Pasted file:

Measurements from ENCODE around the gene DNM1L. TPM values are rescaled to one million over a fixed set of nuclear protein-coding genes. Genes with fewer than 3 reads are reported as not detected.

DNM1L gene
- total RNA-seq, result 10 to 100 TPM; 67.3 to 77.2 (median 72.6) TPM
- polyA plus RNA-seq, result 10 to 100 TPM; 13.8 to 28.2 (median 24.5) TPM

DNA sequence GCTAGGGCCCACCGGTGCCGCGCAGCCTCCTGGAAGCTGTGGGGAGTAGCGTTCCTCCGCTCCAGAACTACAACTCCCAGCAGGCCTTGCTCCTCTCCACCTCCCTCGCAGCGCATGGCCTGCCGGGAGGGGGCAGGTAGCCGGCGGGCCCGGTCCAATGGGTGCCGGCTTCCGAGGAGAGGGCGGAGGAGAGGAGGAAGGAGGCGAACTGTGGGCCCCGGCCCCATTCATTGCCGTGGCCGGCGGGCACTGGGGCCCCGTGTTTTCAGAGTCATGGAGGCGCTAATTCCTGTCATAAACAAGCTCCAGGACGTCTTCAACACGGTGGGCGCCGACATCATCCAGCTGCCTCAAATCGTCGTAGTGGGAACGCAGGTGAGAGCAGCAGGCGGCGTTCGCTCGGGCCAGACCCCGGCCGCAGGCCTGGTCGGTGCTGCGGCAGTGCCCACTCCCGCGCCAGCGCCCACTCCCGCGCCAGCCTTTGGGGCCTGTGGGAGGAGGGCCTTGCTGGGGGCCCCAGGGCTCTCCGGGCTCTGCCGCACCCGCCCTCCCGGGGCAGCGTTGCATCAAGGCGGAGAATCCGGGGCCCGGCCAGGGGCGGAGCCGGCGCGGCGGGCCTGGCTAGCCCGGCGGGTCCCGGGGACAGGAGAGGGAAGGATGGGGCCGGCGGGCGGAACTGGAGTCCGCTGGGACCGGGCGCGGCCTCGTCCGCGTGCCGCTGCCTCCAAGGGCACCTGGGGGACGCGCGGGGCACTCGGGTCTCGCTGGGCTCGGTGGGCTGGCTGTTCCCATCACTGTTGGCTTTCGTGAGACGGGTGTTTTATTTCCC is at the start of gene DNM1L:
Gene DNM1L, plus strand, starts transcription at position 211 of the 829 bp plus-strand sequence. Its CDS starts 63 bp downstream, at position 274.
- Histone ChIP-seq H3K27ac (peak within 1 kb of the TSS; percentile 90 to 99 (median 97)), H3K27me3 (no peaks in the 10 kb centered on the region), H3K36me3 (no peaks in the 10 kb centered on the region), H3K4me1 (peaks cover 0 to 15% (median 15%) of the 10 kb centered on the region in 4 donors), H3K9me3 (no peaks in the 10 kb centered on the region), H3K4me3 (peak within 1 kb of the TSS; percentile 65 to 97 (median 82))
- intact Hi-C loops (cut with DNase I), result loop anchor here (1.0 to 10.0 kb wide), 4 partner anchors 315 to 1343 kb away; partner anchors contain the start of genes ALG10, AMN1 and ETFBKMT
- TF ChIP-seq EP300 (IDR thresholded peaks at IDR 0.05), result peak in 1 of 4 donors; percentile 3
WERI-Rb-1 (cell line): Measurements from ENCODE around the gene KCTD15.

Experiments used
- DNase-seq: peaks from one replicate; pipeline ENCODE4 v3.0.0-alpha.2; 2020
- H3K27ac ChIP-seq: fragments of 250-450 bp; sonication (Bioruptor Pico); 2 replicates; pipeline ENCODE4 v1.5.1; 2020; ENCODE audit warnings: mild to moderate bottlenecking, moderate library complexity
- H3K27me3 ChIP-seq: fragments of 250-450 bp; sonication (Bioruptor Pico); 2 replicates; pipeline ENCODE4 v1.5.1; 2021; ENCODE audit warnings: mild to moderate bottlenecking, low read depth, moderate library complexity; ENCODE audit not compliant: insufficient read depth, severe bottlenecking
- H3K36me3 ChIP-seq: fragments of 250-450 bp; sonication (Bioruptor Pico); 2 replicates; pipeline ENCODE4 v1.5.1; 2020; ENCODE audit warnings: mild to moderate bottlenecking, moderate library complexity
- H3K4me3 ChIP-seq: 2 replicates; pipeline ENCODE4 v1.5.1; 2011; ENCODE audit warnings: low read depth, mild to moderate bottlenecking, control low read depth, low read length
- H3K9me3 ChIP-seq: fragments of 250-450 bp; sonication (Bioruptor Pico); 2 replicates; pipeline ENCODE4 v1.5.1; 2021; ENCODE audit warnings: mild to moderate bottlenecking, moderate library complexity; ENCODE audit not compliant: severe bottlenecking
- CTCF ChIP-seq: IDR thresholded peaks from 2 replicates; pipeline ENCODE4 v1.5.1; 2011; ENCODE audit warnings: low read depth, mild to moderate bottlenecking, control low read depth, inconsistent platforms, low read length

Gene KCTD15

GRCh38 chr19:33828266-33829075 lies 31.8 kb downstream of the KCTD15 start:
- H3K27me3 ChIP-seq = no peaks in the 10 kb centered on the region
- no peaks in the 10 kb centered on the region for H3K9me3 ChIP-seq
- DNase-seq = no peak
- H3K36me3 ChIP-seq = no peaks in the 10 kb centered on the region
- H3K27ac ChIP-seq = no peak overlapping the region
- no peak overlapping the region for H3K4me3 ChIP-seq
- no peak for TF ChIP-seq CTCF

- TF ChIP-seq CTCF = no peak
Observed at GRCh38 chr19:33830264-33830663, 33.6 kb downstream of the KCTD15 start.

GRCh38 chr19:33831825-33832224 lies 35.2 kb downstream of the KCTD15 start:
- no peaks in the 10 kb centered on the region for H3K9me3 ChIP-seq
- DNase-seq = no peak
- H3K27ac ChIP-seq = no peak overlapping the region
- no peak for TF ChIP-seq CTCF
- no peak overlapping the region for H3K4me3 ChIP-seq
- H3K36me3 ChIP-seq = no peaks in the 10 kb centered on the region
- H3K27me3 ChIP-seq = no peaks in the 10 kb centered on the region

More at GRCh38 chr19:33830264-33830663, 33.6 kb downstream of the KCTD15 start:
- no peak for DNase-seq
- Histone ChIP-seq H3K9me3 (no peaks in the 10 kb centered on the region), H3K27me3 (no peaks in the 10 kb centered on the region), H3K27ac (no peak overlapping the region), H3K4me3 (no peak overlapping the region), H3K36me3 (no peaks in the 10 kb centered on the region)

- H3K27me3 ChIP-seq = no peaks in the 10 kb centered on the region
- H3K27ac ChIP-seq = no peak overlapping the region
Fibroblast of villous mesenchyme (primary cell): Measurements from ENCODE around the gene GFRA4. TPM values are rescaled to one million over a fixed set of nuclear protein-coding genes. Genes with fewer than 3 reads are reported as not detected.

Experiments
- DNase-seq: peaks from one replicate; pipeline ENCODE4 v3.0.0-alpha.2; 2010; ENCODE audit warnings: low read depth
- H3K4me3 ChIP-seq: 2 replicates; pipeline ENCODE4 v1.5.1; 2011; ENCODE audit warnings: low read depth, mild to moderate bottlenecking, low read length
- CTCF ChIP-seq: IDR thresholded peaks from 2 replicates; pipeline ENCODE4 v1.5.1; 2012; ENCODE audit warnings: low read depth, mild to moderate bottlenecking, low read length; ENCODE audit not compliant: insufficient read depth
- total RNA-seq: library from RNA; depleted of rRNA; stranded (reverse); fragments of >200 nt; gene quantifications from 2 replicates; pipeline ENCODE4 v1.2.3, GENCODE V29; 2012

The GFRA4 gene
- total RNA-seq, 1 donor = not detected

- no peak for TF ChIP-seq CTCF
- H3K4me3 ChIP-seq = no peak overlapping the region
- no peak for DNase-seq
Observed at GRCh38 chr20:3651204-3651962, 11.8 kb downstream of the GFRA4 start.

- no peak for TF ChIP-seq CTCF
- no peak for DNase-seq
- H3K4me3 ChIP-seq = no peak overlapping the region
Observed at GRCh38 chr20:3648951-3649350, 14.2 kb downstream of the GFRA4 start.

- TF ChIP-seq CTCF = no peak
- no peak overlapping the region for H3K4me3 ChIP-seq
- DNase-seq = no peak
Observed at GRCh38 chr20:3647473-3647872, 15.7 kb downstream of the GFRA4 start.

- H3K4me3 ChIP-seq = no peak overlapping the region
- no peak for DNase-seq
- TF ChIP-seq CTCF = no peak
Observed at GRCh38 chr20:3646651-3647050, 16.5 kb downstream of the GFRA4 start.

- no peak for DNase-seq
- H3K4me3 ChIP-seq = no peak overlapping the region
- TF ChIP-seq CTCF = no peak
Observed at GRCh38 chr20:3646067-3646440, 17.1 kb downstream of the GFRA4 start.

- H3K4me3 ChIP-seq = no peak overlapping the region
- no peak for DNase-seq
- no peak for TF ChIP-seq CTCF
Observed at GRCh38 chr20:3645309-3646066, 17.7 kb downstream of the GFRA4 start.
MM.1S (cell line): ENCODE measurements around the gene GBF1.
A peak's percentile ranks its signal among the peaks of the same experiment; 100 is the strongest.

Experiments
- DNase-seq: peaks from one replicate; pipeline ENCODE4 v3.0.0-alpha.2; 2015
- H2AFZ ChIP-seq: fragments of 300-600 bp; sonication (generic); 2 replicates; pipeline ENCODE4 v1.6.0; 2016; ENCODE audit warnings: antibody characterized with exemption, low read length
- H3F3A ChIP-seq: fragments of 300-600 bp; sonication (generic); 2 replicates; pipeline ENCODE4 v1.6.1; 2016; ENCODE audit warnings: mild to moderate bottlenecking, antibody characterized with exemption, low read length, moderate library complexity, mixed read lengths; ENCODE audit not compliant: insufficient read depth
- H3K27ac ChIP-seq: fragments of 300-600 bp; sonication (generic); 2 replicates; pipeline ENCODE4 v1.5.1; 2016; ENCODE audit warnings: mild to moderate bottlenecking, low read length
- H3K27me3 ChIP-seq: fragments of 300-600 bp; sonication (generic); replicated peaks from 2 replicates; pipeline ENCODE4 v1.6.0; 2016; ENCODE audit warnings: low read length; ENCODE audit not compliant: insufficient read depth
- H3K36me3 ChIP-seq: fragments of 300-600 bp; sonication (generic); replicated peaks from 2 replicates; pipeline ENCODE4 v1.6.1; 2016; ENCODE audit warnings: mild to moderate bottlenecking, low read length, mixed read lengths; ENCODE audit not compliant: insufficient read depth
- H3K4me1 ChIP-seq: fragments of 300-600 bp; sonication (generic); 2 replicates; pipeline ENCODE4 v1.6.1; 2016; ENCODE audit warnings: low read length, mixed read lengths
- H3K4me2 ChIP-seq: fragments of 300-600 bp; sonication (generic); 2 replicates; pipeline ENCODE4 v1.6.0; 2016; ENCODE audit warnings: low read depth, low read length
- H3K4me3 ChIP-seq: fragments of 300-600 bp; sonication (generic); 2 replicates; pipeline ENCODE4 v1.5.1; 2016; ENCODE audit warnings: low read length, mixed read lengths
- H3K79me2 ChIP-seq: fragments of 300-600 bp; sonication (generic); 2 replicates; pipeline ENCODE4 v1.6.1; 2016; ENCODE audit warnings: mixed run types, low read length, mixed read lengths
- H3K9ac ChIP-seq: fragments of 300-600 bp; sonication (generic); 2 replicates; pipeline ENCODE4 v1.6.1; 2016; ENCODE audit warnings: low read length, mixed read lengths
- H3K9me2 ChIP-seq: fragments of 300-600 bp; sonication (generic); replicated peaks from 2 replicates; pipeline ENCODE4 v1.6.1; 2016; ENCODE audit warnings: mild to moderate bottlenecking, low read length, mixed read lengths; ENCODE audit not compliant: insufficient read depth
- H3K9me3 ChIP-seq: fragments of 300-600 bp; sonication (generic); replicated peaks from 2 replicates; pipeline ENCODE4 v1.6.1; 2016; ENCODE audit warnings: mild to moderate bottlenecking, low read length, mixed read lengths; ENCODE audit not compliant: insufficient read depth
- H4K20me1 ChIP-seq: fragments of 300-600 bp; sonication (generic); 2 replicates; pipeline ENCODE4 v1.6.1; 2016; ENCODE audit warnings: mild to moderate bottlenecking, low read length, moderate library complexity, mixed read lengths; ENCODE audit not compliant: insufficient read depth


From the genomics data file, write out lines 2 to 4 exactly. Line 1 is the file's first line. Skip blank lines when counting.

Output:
DNM1L gene
- total RNA-seq, result 10 to 100 TPM; 67.3 to 77.2 (median 72.6) TPM
- polyA plus RNA-seq, result 10 to 100 TPM; 13.8 to 28.2 (median 24.5) TPM